Is this a better current source than the one without a resistor? How does it work? Do you see feedback in this circuit? What does the voltmeter here show?


In the linear part of the JFET ID vs. VDS characteristics, the current through the transistor is (roughly) proportional to the voltage across it, like in a resistor. Moreover, the slope of these characteristics depends on VGS so that changing the latter changes the value of the "resistance". This effect can be used in many "voltage controlled circuits".

Figure 3

Experiment with the JFET as a variable resistor by using it instead of a regular resistor in a two resistor voltage divider.
Chose R = 10 k.

Apply a small sinewave signal (about 0.2 V) to the input and observe variation of the output amplitude while changing VGS (negative voltage must be used!). To see if the transistor really behaves as a resistor, switch the waveform generator to a triangular wave. Nonlinear dependence of voltage on current will show as a distortion of the straight lines of the waveform. A resistor has a linear I-V characteristic and will not distort a triangular wave.

From observation of the output waveform with a triangular wave at the input estimate in what range of input voltage the transistor behaves approximately as a resistor? Explain your observation.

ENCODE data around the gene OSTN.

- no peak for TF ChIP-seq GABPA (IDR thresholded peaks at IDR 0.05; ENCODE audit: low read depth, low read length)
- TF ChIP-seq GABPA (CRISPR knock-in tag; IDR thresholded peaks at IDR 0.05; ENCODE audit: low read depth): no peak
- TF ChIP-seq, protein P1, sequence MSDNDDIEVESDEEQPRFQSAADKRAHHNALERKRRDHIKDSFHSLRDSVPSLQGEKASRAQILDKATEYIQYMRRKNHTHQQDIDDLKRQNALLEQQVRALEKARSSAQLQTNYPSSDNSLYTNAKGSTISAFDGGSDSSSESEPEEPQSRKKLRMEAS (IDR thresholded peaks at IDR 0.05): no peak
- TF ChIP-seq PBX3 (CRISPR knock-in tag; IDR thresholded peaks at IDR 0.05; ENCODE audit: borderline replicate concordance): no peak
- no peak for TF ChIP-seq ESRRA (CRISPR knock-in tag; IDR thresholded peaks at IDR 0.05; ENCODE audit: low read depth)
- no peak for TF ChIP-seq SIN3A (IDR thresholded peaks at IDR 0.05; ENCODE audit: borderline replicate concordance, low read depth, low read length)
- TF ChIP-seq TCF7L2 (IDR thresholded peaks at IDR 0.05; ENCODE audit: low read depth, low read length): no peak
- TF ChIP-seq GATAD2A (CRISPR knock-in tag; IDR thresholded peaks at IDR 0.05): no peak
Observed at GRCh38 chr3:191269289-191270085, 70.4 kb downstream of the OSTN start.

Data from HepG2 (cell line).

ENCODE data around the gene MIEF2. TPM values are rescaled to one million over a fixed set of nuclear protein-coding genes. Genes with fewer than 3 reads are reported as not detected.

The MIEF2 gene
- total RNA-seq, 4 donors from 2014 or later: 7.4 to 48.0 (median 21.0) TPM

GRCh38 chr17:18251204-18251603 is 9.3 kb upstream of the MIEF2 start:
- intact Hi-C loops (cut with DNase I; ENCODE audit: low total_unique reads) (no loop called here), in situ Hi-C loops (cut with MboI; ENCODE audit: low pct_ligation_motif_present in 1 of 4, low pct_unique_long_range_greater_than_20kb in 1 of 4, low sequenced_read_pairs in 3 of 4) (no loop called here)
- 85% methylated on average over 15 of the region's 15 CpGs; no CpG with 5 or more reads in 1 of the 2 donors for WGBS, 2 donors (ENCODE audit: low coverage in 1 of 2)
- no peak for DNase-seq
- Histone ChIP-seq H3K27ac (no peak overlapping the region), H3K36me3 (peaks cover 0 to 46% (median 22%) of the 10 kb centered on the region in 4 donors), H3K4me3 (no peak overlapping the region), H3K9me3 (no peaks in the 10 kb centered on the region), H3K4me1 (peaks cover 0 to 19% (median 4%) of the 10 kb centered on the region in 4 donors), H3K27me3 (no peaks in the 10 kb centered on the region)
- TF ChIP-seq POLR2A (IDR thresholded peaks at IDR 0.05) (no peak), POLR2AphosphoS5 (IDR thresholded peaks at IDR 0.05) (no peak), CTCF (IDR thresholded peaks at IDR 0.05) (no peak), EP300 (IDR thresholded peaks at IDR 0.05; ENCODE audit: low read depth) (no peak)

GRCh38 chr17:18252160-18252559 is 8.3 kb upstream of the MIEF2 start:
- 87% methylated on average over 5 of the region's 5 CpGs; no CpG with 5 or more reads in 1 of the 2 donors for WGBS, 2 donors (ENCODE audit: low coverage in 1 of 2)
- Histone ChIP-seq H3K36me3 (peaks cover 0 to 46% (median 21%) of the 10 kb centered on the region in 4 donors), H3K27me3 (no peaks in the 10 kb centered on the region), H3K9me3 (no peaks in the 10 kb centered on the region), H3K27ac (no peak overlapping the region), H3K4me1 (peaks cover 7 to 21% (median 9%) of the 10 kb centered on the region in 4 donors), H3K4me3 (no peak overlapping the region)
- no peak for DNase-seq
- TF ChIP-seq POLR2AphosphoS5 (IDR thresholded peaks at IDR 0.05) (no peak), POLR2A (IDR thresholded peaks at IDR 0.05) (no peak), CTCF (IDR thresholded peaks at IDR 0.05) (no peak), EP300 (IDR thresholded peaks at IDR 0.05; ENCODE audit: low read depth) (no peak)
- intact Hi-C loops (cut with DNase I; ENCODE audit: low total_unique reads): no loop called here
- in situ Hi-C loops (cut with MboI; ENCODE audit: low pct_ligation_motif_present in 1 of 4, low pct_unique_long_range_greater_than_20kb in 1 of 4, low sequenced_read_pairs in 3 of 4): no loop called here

The circuit shown below is an improved version of a two resistor voltage divider, with R a regular resistor and the transistor being an adjustable resistor. The divider ratio can be adjusted by the control voltage VC. A compensation circuit (between the output and the transistor gate) greatly improves the circuit linearity as a part of output voltage (what fraction?) is added to VGS. Check that this circuit behaves much better as a voltage controlled resistive divider.

Figure 4

Compare the range of Vin with undistorted triangular waveform with the previous case of the uncompensated circuit. Explain.


The source drain resistance is:


where k is a constant. For linear behavior RDS must depend only on VGS.


Describe briefly the measurements. Include all schematics. Show all results with proper units. Do not forget to include the frequency used in ac measurements. For part 1, make a graph of ID vs. VGS characteristic and indicate the values of IDSS and VP on the graph. VP is best determined from a plot of logID vs. VGS. If you have data for two transistors, plot them on the same graph. For part 2, you may plot ID vs. log RL to cover a wide range of resistance. In the discussion, comment whether the parameters IDSS and VP are the same for a given transistor type.. Address the topics and answer the questions printed in bold letters in the manual. Add any observations or conclusions you wish to make.


You could use the last circuit for amplitude modulation of a high frequency carrier signal, just as it is done in AM radio transmission. Supply the input with a high frequency sinewave (about 1 MHz) and modulate its amplitude by feeding a low frequency signal (in the kilohertz range) through a capacitor (~ 1 µF) to the slider of the potentiometer. The low frequency signal may be picked up by an AM radio tuned to the appropriate frequency (in this case about 1 MHz). If you supply an amplified signal from a microphone you may hear your voice "on the air". A piece of wire attached to the drain may serve as a transmitter antenna, extending the reception distance.

Figure 5